I love syndicators. I respect what they do. It takes guts to buy deals as an operator. They exhibit the ability to take responsibility, execute, and make money for their clients.
However, as investment capital becomes harder and harder to come by, some of the marketing that I’m seeing from syndicators is becoming troubling, to say the least.
It’s OK to hustle to raise capital. It’s fine to tout the selling points of a given transaction. But it is much more important to stick to factually accurate information. Misleading statements about the risk profile of a deal are not only inappropriate, they may be illegal.
Here’s one questionable piece of marketing material I saw recently:
“We are financing this deal conservatively. We are using bridge debt, but we are buying a rate cap, and we are using preferred equity to bridge the gap on proceeds.”
In this line, the sponsor claims that the deal is being financed conservatively. But frankly, that is not the case.
While the sponsor is buying a rate cap, which limits the interest rate risk on the deal, they are still using bridge debt. Which is by nature, shorter term. Shorter term debt is inherently more risky than long term debt, because the sponsor is forced to increases the value of the property fast enough to repay the debt which will be due… soon.
But that’s not why the statement is so misleading. It is the fact that they are using preferred equity, and still claim that they’re structuring the capital stack conservatively.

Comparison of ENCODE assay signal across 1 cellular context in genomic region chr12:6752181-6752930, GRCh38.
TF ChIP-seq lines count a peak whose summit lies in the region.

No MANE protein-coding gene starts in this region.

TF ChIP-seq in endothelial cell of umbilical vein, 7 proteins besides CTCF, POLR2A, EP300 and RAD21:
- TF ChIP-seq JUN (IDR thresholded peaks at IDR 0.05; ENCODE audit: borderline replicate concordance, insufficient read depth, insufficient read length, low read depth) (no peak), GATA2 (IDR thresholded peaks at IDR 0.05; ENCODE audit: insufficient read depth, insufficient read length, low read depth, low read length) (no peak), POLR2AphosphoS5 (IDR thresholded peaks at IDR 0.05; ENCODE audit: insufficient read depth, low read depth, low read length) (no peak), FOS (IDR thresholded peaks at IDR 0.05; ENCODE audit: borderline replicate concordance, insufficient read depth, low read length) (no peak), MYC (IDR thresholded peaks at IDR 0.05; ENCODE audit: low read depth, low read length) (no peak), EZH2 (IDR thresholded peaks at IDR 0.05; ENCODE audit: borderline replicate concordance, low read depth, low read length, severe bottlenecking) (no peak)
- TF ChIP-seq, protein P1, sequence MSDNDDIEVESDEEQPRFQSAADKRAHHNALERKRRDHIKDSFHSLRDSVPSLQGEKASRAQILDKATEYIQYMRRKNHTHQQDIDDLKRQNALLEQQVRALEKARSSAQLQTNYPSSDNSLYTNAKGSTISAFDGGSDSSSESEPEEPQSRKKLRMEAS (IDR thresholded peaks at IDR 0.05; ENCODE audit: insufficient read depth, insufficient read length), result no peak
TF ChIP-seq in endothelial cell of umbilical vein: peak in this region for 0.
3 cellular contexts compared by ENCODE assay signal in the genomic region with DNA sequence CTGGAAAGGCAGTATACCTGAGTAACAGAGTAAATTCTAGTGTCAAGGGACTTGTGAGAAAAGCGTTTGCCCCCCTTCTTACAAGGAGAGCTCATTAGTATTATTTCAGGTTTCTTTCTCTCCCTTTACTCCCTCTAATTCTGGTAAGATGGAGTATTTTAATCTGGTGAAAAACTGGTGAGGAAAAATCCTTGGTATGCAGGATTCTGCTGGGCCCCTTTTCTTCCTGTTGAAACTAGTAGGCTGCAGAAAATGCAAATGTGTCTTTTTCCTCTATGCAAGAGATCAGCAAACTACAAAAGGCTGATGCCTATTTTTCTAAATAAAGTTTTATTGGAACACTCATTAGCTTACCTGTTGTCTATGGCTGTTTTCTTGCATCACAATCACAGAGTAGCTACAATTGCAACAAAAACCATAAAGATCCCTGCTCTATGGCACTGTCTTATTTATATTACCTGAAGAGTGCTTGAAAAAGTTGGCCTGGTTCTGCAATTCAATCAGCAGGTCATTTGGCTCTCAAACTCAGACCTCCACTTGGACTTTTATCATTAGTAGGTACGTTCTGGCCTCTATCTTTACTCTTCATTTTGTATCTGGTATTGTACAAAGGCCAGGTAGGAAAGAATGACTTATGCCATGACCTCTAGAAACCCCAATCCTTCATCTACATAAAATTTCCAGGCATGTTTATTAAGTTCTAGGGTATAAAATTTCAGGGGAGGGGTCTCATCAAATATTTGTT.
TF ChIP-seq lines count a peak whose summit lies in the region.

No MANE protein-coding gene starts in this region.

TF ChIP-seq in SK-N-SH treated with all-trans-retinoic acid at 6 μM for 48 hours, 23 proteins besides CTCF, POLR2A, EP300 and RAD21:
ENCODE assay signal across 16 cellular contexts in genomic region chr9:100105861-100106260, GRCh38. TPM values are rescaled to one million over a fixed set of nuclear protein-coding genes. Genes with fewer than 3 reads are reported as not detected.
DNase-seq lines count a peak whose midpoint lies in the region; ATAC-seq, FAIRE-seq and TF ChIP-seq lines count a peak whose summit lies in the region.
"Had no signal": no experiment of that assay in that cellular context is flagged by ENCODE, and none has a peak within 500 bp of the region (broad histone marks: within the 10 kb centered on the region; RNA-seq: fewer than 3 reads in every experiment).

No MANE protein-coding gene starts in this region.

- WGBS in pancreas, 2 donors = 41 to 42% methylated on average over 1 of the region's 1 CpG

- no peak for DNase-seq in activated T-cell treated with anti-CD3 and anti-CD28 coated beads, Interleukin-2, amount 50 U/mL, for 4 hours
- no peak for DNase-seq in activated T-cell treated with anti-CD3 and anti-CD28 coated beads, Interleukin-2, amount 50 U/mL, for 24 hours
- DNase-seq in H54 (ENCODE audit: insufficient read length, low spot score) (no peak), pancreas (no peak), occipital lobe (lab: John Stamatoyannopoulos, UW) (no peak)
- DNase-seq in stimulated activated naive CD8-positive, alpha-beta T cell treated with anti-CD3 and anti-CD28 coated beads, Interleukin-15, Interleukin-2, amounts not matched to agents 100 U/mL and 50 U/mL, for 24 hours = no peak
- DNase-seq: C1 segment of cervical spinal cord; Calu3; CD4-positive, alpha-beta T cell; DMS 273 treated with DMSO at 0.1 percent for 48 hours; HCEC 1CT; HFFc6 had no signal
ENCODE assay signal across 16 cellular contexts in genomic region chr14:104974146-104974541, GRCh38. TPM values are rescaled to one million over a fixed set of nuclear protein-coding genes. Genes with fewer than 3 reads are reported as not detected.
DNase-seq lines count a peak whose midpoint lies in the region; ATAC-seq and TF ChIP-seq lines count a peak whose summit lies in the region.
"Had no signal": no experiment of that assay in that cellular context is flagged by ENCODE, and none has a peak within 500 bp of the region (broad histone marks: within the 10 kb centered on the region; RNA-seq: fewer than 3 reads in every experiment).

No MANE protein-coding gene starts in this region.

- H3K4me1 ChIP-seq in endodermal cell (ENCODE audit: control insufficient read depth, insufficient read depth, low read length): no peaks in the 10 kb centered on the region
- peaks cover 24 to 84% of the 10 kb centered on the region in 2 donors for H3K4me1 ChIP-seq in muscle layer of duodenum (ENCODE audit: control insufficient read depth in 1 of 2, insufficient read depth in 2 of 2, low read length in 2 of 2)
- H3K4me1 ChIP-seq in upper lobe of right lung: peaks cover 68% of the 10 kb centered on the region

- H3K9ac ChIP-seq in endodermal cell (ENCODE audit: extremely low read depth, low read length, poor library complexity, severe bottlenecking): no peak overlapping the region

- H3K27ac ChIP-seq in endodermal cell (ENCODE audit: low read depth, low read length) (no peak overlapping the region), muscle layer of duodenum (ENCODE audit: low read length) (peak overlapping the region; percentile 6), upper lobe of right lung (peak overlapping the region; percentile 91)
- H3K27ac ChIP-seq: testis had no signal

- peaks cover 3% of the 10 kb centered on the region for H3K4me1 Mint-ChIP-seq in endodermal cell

Preferred Equity does not make the deal more conservative. It makes the deal more risky! And that is because the preferred equity will expect their principal and their minimum return before the common equity.
Preferred equity gets its name for a reason. And that is because it is preferred in relation to the rest of the equity: aka the common equity. If the deal were to sell at a loss, the preferred equity would get all of their funds returned and their expected return, before the sponsor could take a nickle. That would mean that all losses will be born by the common equity holders. While the common equity would only lose a portion of their capital in a deal with NO preferred equity, the common equity stands to lose ALL of it in a deal with preferred equity.
Therefore, while preferred equity could greatly enhance the returns on a transaction (it is a cheap form of capital), it automatically adds a level of principal risk to a deal that was not there before.
All in all, the combination of bridge debt and preferred equity is possibly the most aggressive financing structure one could have on a deal. It is definitely not fair to describe this as conservative.
To all sponsors. Please be careful with what you put in a pitchdeck. The statements you make should represent real knowledge of how a capital stack works. And being overly rosy about expected returns may help in the short term, but could come back to bite in the long run.